Sunday, April 28, 2013
Tuesday, April 12, 2011
- During the spring and fall my office is full of patients complaining of "hay fever", persistant cough, runny nose, and congestion. This can have several causes, but many times it turns out to be allergies. So could you have allergy symptoms?
- When the "allergen" affects your airways it can trigger asthma, and when it affects your eyes it can cause conjunctivitis (itching, redness, watering). But for most allergy suffers it affects your nose, causing allergic rhinitis. Allergies can start at ANY age, and are common here in Florida. Seasonal allergy sufferers can be allergic to pollens from trees or grasses, or even molds. Year-long allergy sufferers can be allergic to dust mites, pets, molds, cockroaches, etc. Symptoms from rhinitis (the nose) can cause sneezing, coughing, post-nasal drainage with sore throat, congestion, facial pressure, loss of taste, ear discomfort, a hoarse voice, etc.
- So how do you fix this? Well, the only possible "cure" is allergy shots, but they typically take 1-2 years to be effective and usually only lessen symptoms at best. Also allergy shots do not work for everyone. Most people with allergies treat the symptoms only, and for seasonal allergies this may be in the fall and spring only. It is important to take steps to reduce exposure to any potential allergens, and then there are several medications that can be helpful.
- The most common indoor allergens are dust mites, dog and cat dander, and mold. Even after removing the allergen from your home it may take 3-6 months to notice an improvement in symptoms. The bedroom is one of the most important rooms because of the many hours spent in there sleeping.
- Dust mites are insects that live in bedding, sheets, carpets, sofas, or any woven material. To reduce dust mites consider covering pillows and mattresses with dust mite covers (plastic material), and wash all sheets and stuffed animals in hot water once a week. Use a vacuum with a HEPA filter weekly, and try to minimize carpets and horizonal blinds and drapes in frequently used rooms when possible.
- It is difficult to reduce pet dander without getting rid of your pet. It will help some to use a vacuum with a HEPA filter. Also make sure you do not have a rodent or cockroach problem, because they have allergens in their urine and stool.
- Mold can also cause allergies, and is found in humid hot places like air conditioning vents, water traps, refrigerator drip trays, shower stalls, leaky sinks or pipes, etc. Reduce dampness and leaking in these areas, and treat for any existing mold. Mold also grows well on soap film that covers tile, sinks, and grout. Clean these areas with dilute bleach once a month.
- Outdoor allergens like pollens can be more difficult to avoid. Try to keep windows closed, stay inside when pollen counts are high, shower before going to bed, and wipe down pets that go outside to remove pollens. Consider using a nasal saline rinse such as NetiPot to wash away pollens in your nasal passage (this is over-the-counter, and can work well if tolerated).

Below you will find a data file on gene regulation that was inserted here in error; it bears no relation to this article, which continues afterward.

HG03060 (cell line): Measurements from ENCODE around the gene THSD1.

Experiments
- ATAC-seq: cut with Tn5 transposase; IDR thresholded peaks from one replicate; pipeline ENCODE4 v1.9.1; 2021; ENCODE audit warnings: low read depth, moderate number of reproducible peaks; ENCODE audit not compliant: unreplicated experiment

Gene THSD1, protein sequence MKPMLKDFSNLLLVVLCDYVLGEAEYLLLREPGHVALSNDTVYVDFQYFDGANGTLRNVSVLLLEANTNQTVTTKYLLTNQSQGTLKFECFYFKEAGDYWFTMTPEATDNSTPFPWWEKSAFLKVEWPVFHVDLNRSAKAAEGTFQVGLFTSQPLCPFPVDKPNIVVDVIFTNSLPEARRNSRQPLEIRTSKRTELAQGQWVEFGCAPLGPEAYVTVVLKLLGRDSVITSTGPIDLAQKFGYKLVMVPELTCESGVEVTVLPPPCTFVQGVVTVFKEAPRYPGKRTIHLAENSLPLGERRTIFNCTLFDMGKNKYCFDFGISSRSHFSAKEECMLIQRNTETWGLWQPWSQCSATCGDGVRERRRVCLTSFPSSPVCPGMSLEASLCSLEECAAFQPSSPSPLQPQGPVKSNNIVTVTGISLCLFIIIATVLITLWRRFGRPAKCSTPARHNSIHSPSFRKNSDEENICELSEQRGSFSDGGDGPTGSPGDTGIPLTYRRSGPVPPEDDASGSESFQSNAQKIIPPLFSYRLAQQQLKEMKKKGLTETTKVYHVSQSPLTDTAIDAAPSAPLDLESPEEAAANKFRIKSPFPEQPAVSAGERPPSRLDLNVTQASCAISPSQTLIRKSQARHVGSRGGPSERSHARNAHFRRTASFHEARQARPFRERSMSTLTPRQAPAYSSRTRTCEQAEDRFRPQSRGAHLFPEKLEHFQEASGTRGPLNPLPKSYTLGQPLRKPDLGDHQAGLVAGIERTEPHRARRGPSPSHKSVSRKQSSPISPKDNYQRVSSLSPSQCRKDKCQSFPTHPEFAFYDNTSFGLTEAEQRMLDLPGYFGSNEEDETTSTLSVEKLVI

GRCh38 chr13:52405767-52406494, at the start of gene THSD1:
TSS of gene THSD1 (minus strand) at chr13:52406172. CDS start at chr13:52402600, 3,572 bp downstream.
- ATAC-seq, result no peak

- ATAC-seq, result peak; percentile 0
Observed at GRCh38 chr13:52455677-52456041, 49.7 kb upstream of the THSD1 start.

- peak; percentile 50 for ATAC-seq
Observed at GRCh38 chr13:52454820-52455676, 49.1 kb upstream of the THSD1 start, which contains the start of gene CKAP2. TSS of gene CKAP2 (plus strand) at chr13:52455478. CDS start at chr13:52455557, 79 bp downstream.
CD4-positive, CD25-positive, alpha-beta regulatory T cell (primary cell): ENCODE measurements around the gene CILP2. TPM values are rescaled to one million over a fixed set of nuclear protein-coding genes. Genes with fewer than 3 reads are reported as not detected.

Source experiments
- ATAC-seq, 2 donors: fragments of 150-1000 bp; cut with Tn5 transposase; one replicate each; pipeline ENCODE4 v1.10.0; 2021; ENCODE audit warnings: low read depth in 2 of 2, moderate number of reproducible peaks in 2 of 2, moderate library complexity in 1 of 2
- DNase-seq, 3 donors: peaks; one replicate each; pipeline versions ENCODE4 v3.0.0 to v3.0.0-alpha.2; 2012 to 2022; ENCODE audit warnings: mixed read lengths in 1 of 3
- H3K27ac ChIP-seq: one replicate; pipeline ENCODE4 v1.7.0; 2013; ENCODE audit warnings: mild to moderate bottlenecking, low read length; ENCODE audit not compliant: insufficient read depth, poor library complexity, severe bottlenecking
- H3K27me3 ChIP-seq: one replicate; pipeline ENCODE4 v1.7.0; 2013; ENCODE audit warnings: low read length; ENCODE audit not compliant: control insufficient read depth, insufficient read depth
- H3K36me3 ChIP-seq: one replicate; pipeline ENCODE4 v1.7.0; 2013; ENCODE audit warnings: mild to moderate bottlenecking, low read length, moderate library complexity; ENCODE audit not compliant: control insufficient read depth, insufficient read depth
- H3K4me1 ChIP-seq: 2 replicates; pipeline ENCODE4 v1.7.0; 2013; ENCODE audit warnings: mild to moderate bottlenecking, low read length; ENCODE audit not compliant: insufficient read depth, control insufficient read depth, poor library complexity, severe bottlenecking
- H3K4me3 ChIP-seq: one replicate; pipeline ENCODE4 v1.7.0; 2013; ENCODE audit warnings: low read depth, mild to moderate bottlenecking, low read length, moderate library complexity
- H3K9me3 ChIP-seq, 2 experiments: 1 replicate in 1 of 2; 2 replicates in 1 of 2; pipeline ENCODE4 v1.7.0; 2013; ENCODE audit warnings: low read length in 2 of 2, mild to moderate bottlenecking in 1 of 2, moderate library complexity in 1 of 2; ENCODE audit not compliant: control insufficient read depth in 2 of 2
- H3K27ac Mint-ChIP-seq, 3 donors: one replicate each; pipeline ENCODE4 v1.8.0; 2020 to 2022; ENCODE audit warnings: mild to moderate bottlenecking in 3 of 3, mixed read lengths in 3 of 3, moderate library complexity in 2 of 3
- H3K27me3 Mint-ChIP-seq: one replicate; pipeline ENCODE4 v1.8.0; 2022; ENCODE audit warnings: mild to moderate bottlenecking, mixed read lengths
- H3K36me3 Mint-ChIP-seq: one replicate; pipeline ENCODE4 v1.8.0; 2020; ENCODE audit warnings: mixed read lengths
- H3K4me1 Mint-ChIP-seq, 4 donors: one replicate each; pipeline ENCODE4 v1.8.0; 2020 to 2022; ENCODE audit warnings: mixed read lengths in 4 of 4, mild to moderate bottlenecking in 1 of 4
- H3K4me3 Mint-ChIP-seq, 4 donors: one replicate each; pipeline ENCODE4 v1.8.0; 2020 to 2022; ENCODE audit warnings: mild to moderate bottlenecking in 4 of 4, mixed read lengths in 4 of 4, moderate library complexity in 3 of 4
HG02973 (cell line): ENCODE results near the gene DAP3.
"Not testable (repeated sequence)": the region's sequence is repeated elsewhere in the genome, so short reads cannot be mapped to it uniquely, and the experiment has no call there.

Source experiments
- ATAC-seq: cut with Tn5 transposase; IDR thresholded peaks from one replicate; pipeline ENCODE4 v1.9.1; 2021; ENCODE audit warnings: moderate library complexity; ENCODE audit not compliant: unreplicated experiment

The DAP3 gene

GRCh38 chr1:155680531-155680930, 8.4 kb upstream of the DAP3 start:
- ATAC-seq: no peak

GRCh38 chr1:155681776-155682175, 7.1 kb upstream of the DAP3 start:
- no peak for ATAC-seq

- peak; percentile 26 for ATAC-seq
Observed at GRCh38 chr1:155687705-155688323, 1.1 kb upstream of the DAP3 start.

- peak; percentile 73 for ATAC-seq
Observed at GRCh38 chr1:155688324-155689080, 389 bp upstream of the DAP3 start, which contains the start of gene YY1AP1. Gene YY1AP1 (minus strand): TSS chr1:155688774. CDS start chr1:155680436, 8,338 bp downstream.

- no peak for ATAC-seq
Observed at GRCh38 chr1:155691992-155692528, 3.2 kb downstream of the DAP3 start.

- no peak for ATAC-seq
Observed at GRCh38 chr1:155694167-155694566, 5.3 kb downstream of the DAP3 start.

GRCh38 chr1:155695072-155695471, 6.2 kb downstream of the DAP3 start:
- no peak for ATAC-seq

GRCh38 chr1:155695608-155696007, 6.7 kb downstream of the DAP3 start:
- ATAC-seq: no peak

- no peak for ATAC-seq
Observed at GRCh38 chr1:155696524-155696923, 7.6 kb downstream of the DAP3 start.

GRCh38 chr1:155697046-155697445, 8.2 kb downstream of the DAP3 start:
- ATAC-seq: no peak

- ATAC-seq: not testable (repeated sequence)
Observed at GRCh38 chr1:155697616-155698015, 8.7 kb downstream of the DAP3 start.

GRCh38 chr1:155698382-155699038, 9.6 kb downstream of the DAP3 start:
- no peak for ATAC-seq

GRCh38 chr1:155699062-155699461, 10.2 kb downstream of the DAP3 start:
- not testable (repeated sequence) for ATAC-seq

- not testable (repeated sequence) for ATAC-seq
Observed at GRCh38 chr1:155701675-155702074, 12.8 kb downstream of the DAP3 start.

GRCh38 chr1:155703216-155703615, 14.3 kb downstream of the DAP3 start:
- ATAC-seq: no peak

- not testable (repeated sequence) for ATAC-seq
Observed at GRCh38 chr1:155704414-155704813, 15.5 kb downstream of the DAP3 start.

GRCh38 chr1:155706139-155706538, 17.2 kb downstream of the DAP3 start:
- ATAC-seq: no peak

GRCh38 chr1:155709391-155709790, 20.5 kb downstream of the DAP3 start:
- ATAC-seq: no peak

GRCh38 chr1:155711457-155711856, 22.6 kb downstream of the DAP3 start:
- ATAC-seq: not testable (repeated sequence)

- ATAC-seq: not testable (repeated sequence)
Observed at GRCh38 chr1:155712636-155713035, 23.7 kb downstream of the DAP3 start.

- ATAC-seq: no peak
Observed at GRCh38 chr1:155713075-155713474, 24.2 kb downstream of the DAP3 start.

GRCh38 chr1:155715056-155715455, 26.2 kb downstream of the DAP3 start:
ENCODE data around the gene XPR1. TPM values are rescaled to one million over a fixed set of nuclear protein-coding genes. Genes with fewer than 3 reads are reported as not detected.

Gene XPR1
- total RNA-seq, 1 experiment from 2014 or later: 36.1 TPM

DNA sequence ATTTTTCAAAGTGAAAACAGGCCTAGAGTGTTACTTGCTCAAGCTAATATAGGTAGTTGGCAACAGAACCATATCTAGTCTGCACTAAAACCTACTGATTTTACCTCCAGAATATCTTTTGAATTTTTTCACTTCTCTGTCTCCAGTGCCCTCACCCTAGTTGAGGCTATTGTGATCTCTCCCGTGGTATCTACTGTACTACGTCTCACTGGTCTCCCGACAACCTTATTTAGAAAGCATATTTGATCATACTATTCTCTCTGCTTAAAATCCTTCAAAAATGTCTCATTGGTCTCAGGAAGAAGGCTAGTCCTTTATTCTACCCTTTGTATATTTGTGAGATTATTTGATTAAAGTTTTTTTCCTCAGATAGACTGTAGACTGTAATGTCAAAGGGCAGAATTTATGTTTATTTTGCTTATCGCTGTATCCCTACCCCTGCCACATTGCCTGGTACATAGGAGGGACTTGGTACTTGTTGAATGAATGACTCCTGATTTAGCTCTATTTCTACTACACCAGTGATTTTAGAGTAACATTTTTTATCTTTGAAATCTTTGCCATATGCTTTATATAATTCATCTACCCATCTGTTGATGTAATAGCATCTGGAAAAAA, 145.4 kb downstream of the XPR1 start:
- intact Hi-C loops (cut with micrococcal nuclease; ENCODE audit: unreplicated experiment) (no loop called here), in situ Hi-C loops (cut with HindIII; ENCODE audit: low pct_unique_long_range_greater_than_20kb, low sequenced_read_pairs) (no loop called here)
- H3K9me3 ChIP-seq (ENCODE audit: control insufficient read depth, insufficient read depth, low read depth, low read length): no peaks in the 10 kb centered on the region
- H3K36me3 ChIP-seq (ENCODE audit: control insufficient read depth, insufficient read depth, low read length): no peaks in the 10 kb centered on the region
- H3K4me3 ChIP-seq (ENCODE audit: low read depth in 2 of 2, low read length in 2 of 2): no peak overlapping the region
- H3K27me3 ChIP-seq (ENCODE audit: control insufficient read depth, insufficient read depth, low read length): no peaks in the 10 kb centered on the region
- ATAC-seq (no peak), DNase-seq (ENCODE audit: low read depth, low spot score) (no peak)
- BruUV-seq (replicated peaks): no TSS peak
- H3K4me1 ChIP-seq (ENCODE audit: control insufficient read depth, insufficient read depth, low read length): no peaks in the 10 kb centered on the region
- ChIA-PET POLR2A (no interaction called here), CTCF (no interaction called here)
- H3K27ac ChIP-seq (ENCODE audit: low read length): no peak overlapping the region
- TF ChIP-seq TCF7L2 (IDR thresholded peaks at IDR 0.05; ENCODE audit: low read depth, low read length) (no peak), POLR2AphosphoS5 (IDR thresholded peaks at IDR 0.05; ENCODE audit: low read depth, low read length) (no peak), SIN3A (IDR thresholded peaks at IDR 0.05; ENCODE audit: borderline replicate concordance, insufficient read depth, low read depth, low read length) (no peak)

- There are lots of different medications for allergies. Try over-the-counter treatments first, and if they are not helpful you may need to discuss prescriptions with your doctor.
- The most common medication to try first is an antihistamine. Benadryl tends to work the best, but will cause drowsiness (so try to take it at night). Less sedating options are Zyrtec, Allegra, and Claritin (or generics). They may help with itching, sneezing, and runny nose. They do not help with congestion. Prescription only ones include Clarinex and Xyzal.
- One of the most effective medictions for allergies are nasal steroids like Flonase (now generic), Nasonex, Nasocort, Veramyst, Omnaris, etc. Side effects are usually minimal. You may not notice the maximal effect until after days or weeks of regular use. People with glaucoma should not use nasal steroids.
- Be careful about using nasal decongestants like Afrin for more than 3 days. They initially work very well for congestion and runny nose, but if used for longer periods of time you can develop a condition known as rhinitis medicamentosa. This condition can cause constant congestion that will not go away unless the medication is used regularly, and it is difficult to treat. Do NOT use Afrin for more than 3 days.
- Beyond that there are lots of other options that should be discussed with your physician.
Here are a few good websites with more information about allergies:
- Amer College of Asthma, Allergy, and Immunology -www.acaai.org/public/advice/rhin.htm
- Amer Academy of Family Physicians patient education website - http://www.familydoctor.org/
My husband has had severe allergies for many years. He has been on every medication that can be prescribed. During the "high pollen" season he will take an antihistamine like Zyrtec, or a prescription version called Xyzal. He will also take Singulair. He will use two different nasal sprays, one is a steroid called Omnaris (newer) and the other is a nasal antihistamine called Astepro. In addition to all this he rinses his nose daily with a NetiPot nasal rinse, and also has tried allergy shots. The allergy shots were unsucessful, although we did not do a great job keeping up with the recommended schedule (3 times a week in the beginning). He continues to have congestion and sneezing at times, but the medicatons help. We are still waiting for a cure!